Dougherty: Brian Gutekunst still must fill one more major draft need for Packers

Pete Dougherty
Packers News
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After filling two big needs in Day 2 of the NFL draft Friday, the biggest question remaining for Brian Gutekunst is whether he can find his Green Bay Packers a good running back on Day 3.

The general manager’s selections of Elgton Jenkins of Mississippi State and Jace Sternberger of Texas A&M in the second and third rounds Friday night filled acute needs on the offensive line and at tight end.

But one need at least as big as those remains, and Gutekunst doesn’t have any fourth-round picks to address it after spending both of his to move up from No. 30 to No. 21 to take safety Darnell Savage in Thursday’s first round.

Gutekunst refused to acknowledge an overriding desire for a running back after Friday’s drafting wrapped up — why tip his hand? But if rookie coach Matt LaFleur’s wants to run the outside zone like his mentors Kyle Shanahan and Sean McVay do, he badly needs another quality runner to pair with the dynamic but injury-prone Aaron Jones, so that gritty Jamaal Williams can be in the role for which he’s best suited, the No. 3.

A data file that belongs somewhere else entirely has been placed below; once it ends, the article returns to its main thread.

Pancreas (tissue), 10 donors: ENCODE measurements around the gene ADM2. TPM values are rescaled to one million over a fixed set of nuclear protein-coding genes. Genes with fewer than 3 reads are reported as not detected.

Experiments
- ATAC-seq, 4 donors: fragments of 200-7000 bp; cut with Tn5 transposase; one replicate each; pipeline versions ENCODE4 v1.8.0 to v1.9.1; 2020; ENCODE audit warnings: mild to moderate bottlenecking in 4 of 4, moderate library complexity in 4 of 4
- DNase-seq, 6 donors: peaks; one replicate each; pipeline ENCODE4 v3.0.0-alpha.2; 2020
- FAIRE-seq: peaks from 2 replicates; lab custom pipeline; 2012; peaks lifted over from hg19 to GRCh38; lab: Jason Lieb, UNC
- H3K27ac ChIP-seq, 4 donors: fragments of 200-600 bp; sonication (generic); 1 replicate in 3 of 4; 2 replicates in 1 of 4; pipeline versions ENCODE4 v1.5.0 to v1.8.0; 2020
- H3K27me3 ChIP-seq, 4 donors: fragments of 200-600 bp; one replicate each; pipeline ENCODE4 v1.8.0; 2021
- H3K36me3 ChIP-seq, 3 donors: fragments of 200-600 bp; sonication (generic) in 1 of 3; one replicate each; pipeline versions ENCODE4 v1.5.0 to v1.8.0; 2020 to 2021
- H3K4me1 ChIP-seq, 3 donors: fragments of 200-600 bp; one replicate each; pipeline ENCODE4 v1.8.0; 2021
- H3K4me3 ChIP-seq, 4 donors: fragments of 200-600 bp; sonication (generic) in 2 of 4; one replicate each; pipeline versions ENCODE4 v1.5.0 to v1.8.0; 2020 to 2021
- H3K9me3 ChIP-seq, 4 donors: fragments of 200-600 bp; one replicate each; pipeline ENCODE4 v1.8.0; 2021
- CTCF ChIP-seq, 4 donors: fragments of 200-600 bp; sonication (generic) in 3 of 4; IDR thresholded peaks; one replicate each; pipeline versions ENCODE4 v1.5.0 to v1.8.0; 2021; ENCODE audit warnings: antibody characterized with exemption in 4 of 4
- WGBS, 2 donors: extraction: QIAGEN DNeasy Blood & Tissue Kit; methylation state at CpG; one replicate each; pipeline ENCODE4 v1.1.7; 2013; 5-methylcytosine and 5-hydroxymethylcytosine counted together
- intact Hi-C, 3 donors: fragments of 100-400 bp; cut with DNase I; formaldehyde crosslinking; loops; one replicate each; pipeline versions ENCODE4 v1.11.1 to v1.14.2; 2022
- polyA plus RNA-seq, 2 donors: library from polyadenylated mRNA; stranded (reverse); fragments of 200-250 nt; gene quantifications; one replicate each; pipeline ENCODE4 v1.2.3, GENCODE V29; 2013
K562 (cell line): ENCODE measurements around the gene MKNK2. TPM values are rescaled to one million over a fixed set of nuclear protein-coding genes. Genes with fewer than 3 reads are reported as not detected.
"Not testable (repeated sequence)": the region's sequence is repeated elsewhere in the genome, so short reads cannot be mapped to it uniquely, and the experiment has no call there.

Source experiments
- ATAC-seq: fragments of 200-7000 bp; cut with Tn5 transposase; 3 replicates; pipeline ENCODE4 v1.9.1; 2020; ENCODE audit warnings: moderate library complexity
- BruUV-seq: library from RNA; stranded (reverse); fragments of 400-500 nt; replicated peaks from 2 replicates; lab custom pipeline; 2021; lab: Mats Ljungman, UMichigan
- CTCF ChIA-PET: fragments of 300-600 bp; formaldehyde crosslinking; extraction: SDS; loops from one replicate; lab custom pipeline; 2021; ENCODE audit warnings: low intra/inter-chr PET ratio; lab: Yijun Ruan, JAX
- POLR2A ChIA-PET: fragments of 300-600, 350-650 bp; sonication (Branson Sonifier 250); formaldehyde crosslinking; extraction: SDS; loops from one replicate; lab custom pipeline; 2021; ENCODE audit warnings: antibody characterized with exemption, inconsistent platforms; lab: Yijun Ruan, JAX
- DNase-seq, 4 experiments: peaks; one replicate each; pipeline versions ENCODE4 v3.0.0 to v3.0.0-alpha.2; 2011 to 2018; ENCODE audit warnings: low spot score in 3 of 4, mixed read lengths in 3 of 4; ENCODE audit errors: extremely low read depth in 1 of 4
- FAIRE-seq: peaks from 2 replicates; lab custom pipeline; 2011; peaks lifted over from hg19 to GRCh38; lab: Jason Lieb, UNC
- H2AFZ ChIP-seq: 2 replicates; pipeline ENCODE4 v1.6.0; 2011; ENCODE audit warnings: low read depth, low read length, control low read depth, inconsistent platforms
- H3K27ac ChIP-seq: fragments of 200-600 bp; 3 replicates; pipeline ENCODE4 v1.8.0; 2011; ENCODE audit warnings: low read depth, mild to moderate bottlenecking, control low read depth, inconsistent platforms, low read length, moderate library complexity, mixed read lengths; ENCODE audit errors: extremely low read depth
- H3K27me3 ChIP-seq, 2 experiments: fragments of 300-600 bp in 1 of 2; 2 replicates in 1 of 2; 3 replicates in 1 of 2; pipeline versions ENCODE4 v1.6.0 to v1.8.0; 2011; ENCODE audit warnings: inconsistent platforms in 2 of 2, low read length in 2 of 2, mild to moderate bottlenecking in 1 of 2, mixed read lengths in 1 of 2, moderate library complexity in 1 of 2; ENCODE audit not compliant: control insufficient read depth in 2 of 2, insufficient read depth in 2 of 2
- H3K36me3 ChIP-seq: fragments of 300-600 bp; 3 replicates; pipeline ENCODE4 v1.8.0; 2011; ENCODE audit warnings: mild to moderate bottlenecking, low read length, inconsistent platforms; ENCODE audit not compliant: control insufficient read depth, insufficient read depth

Whether Gutekunst can find that runner on the draft’s final day is another question. After the Savage deal he’s too low on this year’s draft capital to make just a straight trade up. He could trade a future pick, but that would require a 2020 fourth-rounder plus a fifth-round sweetener from this year’s class.

If Gutekunst doesn’t add a fourth-rounder, then it’s a question of whether he can find a runner worth taking in rounds five, six or seven. That’s not impossible — Jones was a fifth-rounder two years ago — but it will take some good evaluating and a little luck.

Among the noteworthy backs still on the board are Texas A&M’s Trayveon Williams and Oklahoma State’s Justin Hill, but odds are against either staying on the board until the Packers pick at No. 150 in the fifth round.